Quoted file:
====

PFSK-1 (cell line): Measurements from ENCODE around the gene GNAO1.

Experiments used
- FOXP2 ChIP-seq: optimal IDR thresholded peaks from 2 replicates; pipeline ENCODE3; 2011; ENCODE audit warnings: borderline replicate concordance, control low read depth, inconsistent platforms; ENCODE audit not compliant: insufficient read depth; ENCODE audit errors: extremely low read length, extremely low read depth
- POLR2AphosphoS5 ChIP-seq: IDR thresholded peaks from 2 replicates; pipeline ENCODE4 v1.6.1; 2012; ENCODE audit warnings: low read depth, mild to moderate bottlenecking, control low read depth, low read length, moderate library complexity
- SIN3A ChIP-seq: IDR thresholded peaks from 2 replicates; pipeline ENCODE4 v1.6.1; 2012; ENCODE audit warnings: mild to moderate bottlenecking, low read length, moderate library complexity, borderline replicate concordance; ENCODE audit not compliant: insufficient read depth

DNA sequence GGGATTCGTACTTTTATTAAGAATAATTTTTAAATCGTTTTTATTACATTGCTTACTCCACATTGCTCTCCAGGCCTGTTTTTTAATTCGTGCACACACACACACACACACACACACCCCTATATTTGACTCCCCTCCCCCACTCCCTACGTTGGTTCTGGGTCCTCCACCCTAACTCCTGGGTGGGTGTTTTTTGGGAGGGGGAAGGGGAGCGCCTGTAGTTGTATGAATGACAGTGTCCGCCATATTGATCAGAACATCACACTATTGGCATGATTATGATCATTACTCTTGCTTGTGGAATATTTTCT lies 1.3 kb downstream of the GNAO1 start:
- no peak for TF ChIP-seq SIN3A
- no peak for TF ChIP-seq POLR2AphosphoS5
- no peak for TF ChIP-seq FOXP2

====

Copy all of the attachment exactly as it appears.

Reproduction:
PFSK-1 (cell line): Measurements from ENCODE around the gene GNAO1.

Experiments used
- FOXP2 ChIP-seq: optimal IDR thresholded peaks from 2 replicates; pipeline ENCODE3; 2011; ENCODE audit warnings: borderline replicate concordance, control low read depth, inconsistent platforms; ENCODE audit not compliant: insufficient read depth; ENCODE audit errors: extremely low read length, extremely low read depth
- POLR2AphosphoS5 ChIP-seq: IDR thresholded peaks from 2 replicates; pipeline ENCODE4 v1.6.1; 2012; ENCODE audit warnings: low read depth, mild to moderate bottlenecking, control low read depth, low read length, moderate library complexity
- SIN3A ChIP-seq: IDR thresholded peaks from 2 replicates; pipeline ENCODE4 v1.6.1; 2012; ENCODE audit warnings: mild to moderate bottlenecking, low read length, moderate library complexity, borderline replicate concordance; ENCODE audit not compliant: insufficient read depth

DNA sequence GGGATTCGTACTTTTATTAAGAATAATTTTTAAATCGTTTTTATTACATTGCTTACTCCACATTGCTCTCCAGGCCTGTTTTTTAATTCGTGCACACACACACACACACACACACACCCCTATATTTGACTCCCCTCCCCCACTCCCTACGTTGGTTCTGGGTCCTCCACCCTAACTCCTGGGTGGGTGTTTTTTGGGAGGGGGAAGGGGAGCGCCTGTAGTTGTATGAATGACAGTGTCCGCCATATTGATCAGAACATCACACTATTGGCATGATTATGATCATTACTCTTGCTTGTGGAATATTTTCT lies 1.3 kb downstream of the GNAO1 start:
- no peak for TF ChIP-seq SIN3A
- no peak for TF ChIP-seq POLR2AphosphoS5
- no peak for TF ChIP-seq FOXP2